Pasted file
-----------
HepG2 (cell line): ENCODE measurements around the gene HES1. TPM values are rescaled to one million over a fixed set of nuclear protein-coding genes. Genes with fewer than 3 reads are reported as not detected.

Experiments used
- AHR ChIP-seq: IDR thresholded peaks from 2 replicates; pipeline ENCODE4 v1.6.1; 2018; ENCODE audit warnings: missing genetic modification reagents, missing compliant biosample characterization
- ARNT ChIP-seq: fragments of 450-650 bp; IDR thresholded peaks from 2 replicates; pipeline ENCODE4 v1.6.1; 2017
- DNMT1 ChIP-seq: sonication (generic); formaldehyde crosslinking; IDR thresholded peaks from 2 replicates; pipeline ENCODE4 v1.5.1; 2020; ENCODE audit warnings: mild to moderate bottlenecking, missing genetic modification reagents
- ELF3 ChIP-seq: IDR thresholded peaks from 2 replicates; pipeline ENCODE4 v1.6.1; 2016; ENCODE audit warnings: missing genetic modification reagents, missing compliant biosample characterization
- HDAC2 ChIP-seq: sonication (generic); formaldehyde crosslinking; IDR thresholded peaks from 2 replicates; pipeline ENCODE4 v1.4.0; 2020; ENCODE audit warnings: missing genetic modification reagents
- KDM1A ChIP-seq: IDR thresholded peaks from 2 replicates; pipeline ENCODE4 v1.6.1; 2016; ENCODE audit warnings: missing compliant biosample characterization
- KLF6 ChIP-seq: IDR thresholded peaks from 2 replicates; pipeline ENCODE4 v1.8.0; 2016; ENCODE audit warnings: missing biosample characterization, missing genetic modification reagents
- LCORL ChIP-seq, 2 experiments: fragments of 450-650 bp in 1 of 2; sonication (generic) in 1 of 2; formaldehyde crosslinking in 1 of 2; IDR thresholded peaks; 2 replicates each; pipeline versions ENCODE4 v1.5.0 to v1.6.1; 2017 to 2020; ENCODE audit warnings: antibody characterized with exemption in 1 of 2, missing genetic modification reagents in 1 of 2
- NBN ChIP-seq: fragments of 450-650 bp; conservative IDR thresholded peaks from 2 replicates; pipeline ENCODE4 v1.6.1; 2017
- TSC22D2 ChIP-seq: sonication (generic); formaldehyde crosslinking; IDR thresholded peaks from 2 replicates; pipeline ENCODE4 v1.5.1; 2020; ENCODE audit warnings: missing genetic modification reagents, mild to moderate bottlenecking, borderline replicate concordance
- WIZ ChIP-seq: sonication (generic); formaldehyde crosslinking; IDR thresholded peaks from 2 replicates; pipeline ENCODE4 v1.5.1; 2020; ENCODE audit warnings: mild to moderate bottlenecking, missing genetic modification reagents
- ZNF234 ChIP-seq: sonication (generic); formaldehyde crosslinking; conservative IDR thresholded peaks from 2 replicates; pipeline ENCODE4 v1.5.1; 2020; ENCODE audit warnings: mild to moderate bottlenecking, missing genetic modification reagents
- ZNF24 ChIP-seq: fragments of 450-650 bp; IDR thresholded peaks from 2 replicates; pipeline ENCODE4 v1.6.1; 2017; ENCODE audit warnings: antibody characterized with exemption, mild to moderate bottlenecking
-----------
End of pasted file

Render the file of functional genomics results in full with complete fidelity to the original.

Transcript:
HepG2 (cell line): ENCODE measurements around the gene HES1. TPM values are rescaled to one million over a fixed set of nuclear protein-coding genes. Genes with fewer than 3 reads are reported as not detected.

Experiments used
- AHR ChIP-seq: IDR thresholded peaks from 2 replicates; pipeline ENCODE4 v1.6.1; 2018; ENCODE audit warnings: missing genetic modification reagents, missing compliant biosample characterization
- ARNT ChIP-seq: fragments of 450-650 bp; IDR thresholded peaks from 2 replicates; pipeline ENCODE4 v1.6.1; 2017
- DNMT1 ChIP-seq: sonication (generic); formaldehyde crosslinking; IDR thresholded peaks from 2 replicates; pipeline ENCODE4 v1.5.1; 2020; ENCODE audit warnings: mild to moderate bottlenecking, missing genetic modification reagents
- ELF3 ChIP-seq: IDR thresholded peaks from 2 replicates; pipeline ENCODE4 v1.6.1; 2016; ENCODE audit warnings: missing genetic modification reagents, missing compliant biosample characterization
- HDAC2 ChIP-seq: sonication (generic); formaldehyde crosslinking; IDR thresholded peaks from 2 replicates; pipeline ENCODE4 v1.4.0; 2020; ENCODE audit warnings: missing genetic modification reagents
- KDM1A ChIP-seq: IDR thresholded peaks from 2 replicates; pipeline ENCODE4 v1.6.1; 2016; ENCODE audit warnings: missing compliant biosample characterization
- KLF6 ChIP-seq: IDR thresholded peaks from 2 replicates; pipeline ENCODE4 v1.8.0; 2016; ENCODE audit warnings: missing biosample characterization, missing genetic modification reagents
- LCORL ChIP-seq, 2 experiments: fragments of 450-650 bp in 1 of 2; sonication (generic) in 1 of 2; formaldehyde crosslinking in 1 of 2; IDR thresholded peaks; 2 replicates each; pipeline versions ENCODE4 v1.5.0 to v1.6.1; 2017 to 2020; ENCODE audit warnings: antibody characterized with exemption in 1 of 2, missing genetic modification reagents in 1 of 2
- NBN ChIP-seq: fragments of 450-650 bp; conservative IDR thresholded peaks from 2 replicates; pipeline ENCODE4 v1.6.1; 2017
- TSC22D2 ChIP-seq: sonication (generic); formaldehyde crosslinking; IDR thresholded peaks from 2 replicates; pipeline ENCODE4 v1.5.1; 2020; ENCODE audit warnings: missing genetic modification reagents, mild to moderate bottlenecking, borderline replicate concordance
- WIZ ChIP-seq: sonication (generic); formaldehyde crosslinking; IDR thresholded peaks from 2 replicates; pipeline ENCODE4 v1.5.1; 2020; ENCODE audit warnings: mild to moderate bottlenecking, missing genetic modification reagents
- ZNF234 ChIP-seq: sonication (generic); formaldehyde crosslinking; conservative IDR thresholded peaks from 2 replicates; pipeline ENCODE4 v1.5.1; 2020; ENCODE audit warnings: mild to moderate bottlenecking, missing genetic modification reagents
- ZNF24 ChIP-seq: fragments of 450-650 bp; IDR thresholded peaks from 2 replicates; pipeline ENCODE4 v1.6.1; 2017; ENCODE audit warnings: antibody characterized with exemption, mild to moderate bottlenecking